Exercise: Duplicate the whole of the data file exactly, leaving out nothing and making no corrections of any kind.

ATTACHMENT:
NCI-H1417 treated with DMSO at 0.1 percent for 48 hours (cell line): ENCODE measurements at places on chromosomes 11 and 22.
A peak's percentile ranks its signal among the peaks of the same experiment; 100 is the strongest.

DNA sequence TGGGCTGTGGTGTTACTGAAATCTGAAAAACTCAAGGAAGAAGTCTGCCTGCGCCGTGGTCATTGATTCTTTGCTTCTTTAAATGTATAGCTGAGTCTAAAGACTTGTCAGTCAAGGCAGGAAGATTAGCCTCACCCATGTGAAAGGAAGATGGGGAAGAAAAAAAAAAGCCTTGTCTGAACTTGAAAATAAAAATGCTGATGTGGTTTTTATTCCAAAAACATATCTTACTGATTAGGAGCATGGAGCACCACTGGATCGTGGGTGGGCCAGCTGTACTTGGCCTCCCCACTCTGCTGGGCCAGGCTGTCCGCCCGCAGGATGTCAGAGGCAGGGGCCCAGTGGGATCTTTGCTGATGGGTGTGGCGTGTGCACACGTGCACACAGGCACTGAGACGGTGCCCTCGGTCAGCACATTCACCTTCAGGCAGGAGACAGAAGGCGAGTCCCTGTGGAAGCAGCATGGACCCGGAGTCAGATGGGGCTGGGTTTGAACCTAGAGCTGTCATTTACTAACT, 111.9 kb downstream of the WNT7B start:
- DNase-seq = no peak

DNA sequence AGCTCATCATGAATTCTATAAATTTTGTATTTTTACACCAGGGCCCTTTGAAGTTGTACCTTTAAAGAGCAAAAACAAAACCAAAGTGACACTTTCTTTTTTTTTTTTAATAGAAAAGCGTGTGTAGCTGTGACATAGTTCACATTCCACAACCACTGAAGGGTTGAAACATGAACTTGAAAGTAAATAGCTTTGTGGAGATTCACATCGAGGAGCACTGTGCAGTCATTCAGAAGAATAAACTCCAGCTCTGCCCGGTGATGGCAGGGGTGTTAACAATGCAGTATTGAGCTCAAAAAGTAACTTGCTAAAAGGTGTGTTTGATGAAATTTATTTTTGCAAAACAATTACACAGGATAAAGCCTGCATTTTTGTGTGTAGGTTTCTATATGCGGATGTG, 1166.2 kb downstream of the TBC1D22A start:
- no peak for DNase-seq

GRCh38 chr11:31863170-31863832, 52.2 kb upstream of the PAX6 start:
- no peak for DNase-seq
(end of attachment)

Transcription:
NCI-H1417 treated with DMSO at 0.1 percent for 48 hours (cell line): ENCODE measurements at places on chromosomes 11 and 22.
A peak's percentile ranks its signal among the peaks of the same experiment; 100 is the strongest.

DNA sequence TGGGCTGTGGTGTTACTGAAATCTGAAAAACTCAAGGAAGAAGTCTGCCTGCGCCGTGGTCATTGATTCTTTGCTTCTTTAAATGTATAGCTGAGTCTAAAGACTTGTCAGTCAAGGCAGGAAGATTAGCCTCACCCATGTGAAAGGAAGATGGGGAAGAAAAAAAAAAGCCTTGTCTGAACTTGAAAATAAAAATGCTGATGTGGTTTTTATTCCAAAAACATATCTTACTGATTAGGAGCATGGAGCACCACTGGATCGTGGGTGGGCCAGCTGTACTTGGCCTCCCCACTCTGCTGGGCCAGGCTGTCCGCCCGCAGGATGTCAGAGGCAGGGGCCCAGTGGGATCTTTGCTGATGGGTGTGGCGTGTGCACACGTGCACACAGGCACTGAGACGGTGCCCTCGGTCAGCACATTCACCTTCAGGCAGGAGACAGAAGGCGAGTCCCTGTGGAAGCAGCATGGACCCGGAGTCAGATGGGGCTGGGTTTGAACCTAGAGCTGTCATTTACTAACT, 111.9 kb downstream of the WNT7B start:
- DNase-seq = no peak

DNA sequence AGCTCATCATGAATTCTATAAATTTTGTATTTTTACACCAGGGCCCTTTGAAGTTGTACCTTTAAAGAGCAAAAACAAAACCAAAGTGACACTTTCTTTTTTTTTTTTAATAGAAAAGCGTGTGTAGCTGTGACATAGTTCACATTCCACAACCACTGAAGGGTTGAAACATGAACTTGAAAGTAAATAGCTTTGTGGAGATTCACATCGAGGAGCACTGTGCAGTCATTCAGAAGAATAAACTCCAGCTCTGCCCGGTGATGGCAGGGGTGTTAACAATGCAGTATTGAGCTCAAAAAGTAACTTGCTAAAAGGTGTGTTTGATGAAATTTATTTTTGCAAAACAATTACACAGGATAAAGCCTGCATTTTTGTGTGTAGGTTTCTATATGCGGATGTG, 1166.2 kb downstream of the TBC1D22A start:
- no peak for DNase-seq

GRCh38 chr11:31863170-31863832, 52.2 kb upstream of the PAX6 start:
- no peak for DNase-seq